|This is a sponsored post, but all opinions are my own.|
They're really simple to use and they are amazing for print and cuts, printable vinyl projects, stickers and much more. So let's jump right in....
I find the easiest way to bring designs into Silhouette Studio is to drag and drop. With The Hungry JPEG's bundles, you have the option to save each individual design as PNG. You can drag and drop the PNGs straight from the desktop one at a time into Studio. I only save and open designs that I'm using instead of bringing in all of them at the same time.
For this example, I am going to use a few of the designs from the "Lazy Summer" set to make a print and cut.
I just love this little camper so I saved it to my desktop and then dragged it into Studio. At this point it doesn't have cut lines around it.
To add a cut lines I can simply trace (blue icon along the top tool bar below): select trace area > uncheck high pass filter > up the threshold > trace and detach. You want to do 'trace and detach' rather than 'trace' or you'll get a rectangle cut line around the edge of the entire design in addition to a cut line around the actual design.
That puts a single cut line around the edge of the design! So easy right?
Now you're ready to cut...unless you want to go getting all fancy. Which I did, of course :)
I used the camper design two different ways: as a print and cut shape card and an HTV shirt. For the card, I mirrored the trace cut line to make a shaped card > welded the back 'bumper' of the campers, and did a print and cut on paper to make a card.
Here's what it looks like in Silhouette Studio...
|Design is put on a diagonal to fit in the save printing and cutting area|
And here's what it looks like after I print, but before cutting....
And after it's cut...(I'll explain how I added the swinging door cut lines in a future tutorial. It's worth it's own tutorial, believe me!)
|Definitely in need of a new blade as you can see from my fuzzy edges in some areas.|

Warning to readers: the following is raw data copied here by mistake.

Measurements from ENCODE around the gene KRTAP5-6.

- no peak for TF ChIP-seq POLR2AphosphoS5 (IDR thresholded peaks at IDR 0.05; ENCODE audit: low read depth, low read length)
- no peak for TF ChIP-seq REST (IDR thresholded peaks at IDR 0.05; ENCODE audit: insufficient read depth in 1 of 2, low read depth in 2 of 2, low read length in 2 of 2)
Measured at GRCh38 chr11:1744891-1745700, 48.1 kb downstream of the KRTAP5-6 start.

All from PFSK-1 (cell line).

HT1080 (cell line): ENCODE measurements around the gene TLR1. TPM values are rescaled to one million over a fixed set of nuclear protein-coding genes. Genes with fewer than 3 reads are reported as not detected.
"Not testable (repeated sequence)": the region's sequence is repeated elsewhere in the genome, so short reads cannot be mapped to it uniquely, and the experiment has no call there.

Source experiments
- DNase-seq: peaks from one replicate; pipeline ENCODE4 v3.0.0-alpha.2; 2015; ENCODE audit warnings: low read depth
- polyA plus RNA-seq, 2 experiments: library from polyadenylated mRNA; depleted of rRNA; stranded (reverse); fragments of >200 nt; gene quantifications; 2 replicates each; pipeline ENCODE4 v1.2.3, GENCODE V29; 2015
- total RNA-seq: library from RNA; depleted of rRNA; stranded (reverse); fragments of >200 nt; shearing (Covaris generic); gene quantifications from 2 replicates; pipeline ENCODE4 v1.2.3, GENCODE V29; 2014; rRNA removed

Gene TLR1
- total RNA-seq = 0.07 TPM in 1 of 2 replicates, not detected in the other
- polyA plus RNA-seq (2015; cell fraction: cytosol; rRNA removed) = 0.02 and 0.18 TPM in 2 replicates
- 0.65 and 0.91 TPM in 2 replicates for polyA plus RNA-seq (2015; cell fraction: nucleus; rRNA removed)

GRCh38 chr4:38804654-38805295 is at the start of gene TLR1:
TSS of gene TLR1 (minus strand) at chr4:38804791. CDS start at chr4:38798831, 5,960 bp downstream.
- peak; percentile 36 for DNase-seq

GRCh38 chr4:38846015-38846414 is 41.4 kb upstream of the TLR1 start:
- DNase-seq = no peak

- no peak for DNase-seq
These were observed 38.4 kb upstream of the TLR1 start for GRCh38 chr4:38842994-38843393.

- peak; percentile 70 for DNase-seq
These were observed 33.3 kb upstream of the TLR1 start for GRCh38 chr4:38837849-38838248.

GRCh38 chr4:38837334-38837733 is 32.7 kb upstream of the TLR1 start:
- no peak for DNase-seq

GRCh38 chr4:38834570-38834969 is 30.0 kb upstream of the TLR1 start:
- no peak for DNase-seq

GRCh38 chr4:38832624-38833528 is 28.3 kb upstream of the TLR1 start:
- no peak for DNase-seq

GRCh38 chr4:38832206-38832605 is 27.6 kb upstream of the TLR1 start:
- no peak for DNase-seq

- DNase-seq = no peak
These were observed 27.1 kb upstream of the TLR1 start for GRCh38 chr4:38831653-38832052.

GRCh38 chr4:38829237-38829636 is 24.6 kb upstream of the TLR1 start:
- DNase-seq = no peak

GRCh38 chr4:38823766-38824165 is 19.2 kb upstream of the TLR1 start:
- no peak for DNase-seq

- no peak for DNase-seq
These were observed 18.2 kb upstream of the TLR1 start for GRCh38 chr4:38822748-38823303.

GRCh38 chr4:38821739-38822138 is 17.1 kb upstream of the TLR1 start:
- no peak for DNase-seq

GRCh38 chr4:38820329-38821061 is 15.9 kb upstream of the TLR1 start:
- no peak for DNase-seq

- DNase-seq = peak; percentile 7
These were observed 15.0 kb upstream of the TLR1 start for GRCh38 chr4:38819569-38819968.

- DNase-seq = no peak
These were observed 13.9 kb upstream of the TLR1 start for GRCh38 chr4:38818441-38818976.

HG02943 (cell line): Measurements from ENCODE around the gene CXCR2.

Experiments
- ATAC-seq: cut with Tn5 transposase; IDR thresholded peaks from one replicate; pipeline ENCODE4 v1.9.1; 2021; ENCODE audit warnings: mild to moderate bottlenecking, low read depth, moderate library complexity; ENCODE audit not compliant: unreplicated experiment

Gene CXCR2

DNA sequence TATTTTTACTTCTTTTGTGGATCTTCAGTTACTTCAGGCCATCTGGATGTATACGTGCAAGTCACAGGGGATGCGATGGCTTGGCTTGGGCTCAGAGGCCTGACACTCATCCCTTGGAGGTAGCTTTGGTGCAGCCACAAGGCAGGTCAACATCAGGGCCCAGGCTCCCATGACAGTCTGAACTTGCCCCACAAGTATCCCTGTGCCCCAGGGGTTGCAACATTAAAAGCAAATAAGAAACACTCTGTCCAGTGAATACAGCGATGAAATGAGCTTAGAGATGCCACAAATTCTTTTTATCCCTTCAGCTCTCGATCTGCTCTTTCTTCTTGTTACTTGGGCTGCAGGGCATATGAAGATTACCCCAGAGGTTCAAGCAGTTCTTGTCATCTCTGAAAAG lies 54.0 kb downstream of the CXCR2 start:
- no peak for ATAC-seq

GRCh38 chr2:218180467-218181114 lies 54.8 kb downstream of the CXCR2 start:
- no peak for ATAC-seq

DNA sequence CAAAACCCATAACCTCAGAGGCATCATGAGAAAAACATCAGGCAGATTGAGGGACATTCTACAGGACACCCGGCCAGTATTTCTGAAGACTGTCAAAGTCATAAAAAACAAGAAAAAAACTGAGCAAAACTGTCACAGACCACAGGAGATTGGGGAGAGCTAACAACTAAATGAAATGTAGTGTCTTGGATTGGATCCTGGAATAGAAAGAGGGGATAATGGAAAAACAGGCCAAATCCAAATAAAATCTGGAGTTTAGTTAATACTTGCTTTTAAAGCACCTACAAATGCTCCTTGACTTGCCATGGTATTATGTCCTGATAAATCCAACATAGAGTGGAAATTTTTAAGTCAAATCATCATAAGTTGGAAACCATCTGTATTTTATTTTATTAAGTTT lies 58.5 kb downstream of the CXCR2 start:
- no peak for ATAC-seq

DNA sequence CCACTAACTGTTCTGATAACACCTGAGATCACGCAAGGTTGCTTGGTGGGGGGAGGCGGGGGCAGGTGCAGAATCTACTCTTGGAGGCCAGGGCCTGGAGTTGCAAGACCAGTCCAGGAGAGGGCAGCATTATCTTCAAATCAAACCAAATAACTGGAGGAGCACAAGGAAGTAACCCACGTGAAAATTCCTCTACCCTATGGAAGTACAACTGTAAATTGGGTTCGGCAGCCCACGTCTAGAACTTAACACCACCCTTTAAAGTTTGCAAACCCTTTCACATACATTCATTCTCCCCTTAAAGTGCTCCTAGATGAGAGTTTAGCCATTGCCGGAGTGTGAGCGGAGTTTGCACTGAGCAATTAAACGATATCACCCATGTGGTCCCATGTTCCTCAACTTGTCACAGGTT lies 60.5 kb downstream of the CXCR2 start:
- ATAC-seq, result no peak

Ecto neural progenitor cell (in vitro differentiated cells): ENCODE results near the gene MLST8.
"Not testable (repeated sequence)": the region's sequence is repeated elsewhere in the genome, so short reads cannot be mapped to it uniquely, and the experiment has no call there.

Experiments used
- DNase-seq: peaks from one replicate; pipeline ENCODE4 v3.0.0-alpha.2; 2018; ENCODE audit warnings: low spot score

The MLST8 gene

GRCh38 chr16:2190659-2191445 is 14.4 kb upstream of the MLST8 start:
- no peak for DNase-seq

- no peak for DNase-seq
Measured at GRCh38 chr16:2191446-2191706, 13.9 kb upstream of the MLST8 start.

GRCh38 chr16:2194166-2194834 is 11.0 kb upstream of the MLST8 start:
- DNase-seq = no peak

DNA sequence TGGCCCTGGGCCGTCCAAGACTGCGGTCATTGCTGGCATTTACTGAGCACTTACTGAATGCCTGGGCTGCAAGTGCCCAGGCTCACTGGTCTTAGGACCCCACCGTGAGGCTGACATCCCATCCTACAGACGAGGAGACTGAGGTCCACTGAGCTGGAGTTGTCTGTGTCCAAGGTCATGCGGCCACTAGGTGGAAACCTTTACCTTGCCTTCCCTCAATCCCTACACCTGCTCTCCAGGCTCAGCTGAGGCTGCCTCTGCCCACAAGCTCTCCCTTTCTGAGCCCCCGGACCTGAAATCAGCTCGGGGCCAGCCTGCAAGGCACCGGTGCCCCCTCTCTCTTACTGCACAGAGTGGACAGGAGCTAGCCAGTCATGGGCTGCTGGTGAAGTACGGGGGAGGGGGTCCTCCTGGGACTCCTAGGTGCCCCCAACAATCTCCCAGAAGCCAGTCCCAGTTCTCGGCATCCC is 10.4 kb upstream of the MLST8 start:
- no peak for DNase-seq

For the HTV version of this same design, I paired the camper design with a second design from the same Lazy Summer set, the 'relax' graphic. BUT I actually changed the color of the design because my girl's more into purple than teal.
To change the color of the designs use the new Shader Effects tool that I introduced you to earlier this month. Just select the design, slide over the bars on any of the options (I start with colorize) and click apply to apply each effect before moving to the next.
(TIP: To get the 'relax' the same color as the camper, I actually had to trace the design and then fill the trace using the color eye dropper tool to color match rather than use the Shader Effects tool).
Both pieces were cut on printable heat transfer material and then pressed onto the shirt with a heat press - but an iron would work great too! (I'll be sharing a tutorial on the printable HTV on the blog soon.)
And one final note on working with the designs...if you don't want to make a print and cut using the graphics, but would rather have cut lines around all sections of the design you can do that too. When tracing: select trace area > uncheck high pass filter > trace. After you release the compound path, you'll be left with this...carry on.
Now that I've shown you how easy it is to use the designs from the Big Summer Bundle...let me show you some of my favorite fonts from the set. You would download and install these onto your computer just like you would any other fonts and they'd automatically show up in your font list in Silhouette Studio the next time you open the program as explained in this tutorial. Again all of these fonts come with the commercial license so you can use them on items you sell.
I don't know about you, but The Hungry JPEG's Summer Bundle Design Pack is my favorite pack so far - because not only do I love all 28 fonts, but the 1000+ designs are a-dor-able! And for less than $30 with commercial licenses included, it's a no brainer!
What will you make with The Summer Bundle? Leave a comment below.
Note: This post may contain affiliate links. By clicking on them and purchasing products through my links, I receive a small commission. That's what helps fund Silhouette School so I can keep buying new Silhouette-related products to show you how to get the most out of your machine!
Thanks for coming to class today at Silhouette School. If you like what you see, I'd love for you to pin it!
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